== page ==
Economy, energy trump social issues in statehouse

Published 12:00 am Tuesday, September 27, 2005

A year after the Legislature's ban on gay marriages and concealed weapons took effect, social issues are largely absent from the House or Senate floor and hearing rooms.

It's going to stay that way, for now at least.

Senate President Bill Harris and House Speaker Jon Husted, both Republicans, say their priorities over the next nine months are reviving Ohio's economy, creating jobs and trying to contain the price of energy, especially gasoline and natural gas.

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Rep. Bill Seitz, a Cincinnati Republican who sponsored the gay marriage ban, said many of the so-called values issues have already become law and it's time to focus on pocketbook issues.

''That's not to say we're deserting those issues. What hasn't turned around to anybody's satisfaction is the economy of the state of Ohio,'' Seitz said Friday.

Harris is emphasizing the work of special committees created in the budget bill that became law in July. Lawmakers and other interested parties are on panels studying the price of higher education, how Medicaid money is spent, developing a state energy policy and other issues. Harris is hopeful that the energy committee can come up with a way to make natural gas and gasoline more affordable, or at least keep it from getting more expensive.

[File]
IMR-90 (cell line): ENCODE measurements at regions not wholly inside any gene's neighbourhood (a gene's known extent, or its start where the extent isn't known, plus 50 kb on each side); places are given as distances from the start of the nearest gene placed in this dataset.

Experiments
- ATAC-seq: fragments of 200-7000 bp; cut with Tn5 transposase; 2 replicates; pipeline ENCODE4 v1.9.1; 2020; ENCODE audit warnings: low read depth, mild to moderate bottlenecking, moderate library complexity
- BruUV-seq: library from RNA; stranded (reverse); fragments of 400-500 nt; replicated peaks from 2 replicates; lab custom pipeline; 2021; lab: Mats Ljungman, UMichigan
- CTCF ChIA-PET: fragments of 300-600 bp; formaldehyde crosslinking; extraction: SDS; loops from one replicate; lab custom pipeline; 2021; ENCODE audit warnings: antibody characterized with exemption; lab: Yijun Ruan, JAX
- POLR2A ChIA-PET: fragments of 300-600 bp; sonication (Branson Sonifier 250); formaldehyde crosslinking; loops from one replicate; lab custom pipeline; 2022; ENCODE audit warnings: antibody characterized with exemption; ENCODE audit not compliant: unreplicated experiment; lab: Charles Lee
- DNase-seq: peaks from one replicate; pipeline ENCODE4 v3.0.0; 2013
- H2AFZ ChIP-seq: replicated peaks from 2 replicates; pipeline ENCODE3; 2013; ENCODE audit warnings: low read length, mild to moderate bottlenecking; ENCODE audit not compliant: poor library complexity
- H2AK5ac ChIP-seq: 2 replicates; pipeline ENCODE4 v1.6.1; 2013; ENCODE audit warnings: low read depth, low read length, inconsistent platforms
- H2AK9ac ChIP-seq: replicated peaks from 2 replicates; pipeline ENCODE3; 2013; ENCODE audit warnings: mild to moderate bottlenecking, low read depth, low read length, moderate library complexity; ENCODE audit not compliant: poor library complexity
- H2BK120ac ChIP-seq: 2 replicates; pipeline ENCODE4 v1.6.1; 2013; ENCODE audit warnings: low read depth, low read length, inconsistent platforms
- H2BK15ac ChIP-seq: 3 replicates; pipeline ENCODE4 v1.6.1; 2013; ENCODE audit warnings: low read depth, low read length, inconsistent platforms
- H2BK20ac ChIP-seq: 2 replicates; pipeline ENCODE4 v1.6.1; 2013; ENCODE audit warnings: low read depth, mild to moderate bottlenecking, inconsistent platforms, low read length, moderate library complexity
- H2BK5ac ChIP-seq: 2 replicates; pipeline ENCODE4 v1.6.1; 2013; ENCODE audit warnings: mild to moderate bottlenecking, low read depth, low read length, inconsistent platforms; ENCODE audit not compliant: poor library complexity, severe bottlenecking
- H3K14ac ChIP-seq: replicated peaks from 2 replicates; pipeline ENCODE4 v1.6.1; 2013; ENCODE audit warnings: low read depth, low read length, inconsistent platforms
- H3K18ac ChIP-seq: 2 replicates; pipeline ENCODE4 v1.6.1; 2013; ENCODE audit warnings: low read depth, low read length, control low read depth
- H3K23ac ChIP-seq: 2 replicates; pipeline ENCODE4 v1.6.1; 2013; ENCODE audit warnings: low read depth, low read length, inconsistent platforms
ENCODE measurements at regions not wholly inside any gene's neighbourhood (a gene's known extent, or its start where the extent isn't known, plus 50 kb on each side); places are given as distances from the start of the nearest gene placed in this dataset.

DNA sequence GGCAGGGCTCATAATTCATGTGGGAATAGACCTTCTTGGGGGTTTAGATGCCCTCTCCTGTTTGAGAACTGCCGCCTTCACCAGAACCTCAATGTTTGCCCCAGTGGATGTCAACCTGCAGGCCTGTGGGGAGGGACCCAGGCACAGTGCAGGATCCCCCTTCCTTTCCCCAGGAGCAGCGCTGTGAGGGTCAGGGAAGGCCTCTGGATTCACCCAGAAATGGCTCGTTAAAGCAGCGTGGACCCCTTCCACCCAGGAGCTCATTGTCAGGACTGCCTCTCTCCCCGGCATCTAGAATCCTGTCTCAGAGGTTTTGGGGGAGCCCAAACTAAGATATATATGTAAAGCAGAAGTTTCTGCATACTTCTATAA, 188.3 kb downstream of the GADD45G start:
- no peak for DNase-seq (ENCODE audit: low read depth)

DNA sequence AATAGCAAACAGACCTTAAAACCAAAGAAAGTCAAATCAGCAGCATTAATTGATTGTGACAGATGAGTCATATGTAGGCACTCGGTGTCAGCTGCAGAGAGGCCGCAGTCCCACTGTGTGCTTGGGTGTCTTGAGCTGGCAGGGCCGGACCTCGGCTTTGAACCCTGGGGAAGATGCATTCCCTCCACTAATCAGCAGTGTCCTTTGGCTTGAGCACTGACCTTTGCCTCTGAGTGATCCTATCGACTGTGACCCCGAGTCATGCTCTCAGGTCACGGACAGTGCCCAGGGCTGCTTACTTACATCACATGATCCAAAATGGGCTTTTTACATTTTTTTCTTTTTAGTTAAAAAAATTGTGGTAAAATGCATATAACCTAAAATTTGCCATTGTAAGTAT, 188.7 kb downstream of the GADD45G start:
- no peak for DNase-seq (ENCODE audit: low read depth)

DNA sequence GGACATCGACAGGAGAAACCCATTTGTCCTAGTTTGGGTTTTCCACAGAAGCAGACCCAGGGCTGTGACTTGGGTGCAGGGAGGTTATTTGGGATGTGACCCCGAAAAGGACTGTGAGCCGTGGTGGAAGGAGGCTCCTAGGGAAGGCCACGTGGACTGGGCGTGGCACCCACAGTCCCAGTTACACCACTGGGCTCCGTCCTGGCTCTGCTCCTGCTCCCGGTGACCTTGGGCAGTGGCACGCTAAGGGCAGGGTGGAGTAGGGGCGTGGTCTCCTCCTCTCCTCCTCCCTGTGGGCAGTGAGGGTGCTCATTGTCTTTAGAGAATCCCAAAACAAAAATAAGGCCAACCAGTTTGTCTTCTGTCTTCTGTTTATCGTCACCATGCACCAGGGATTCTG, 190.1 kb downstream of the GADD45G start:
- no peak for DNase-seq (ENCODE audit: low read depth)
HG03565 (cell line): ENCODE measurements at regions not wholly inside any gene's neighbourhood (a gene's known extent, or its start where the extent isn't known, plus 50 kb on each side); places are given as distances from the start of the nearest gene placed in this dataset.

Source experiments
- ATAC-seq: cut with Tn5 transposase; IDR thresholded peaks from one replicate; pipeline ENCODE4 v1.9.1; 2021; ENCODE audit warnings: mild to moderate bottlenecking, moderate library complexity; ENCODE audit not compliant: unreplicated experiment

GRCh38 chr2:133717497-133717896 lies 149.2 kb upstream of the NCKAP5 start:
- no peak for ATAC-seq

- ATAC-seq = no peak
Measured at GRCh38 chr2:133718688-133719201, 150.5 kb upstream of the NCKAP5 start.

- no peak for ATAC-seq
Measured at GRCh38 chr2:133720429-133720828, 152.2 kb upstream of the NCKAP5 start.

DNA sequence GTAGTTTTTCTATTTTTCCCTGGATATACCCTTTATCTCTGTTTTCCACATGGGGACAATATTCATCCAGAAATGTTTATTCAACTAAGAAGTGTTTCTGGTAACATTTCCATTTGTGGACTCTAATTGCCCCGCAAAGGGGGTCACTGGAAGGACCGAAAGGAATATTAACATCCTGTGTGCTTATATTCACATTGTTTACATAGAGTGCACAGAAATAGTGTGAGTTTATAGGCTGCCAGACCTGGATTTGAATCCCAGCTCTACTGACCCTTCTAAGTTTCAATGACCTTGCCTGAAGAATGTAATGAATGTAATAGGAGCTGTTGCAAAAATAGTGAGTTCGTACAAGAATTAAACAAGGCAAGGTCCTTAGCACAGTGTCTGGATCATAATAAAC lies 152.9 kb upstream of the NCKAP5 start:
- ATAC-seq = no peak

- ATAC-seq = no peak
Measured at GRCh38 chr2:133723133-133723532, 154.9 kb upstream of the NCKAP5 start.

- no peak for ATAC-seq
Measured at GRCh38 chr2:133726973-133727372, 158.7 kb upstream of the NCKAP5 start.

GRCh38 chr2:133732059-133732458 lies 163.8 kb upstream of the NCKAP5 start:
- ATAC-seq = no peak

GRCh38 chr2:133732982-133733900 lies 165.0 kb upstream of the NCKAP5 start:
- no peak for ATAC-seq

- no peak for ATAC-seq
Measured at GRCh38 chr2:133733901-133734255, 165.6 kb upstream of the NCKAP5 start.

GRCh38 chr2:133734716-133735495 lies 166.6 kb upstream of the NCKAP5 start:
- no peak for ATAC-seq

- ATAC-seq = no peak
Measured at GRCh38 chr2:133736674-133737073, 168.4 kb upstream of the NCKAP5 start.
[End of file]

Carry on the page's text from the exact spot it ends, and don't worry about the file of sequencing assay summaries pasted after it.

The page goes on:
''Does the state have an energy policy? We don't have one. We know the answer to that one. If we don't have one, should the state have an energy policy? We should. What should it include?'' Harris said.

That leaves bills such as Sen. Jay Hottinger's proposal to allow couples to voluntarily enter into ''covenant marriages'' grounded in committee for a while.

The bill says couples who want such a marriage must go through counseling and sign a contract saying they understand they would have to go through a yearlong ''cooling off'' period with counseling before getting a divorce in most cases.

Hottinger, a Newark Republican, said he's not counting on passage this legislative session but isn't ruling it out. He cited the gay marriage ban as something that takes time to build support.

''It took us eight years before we were able to get that bill through. Sometimes a bill is ahead of its time. I think the covenant marriage bill is a very important bill,'' Hottinger said. ''Will it happen in the next six months or the next 18 months? I don't know.''

The Ohio Pro-Family Network also has been trying to find a sponsor for its idea to ban gay people from adopting children but has no takers so far.

Husted is not hostile to values legislation but has made his priorities and is sticking to them, spokeswoman Karen Tabor said. It's more a matter of practicality when it comes to Ohio's economy, she said. Husted's predecessor as speaker, Republican Larry Householder, didn't face the same challenges, she indicated.

''One of the reasons we're focusing on the economy is that it's not what it was four years ago,'' Tabor said.

While the economy should dominate the legislative debate, there's room for social issues, Seitz said.

''I don't think that means we're not going to do anything else. I'd say it's a case of changing the tone. We're trying to keep our eye on first things first,'' he said.

John McCarthy is a correspondent for The Ohio Associated Press' Columbus bureau.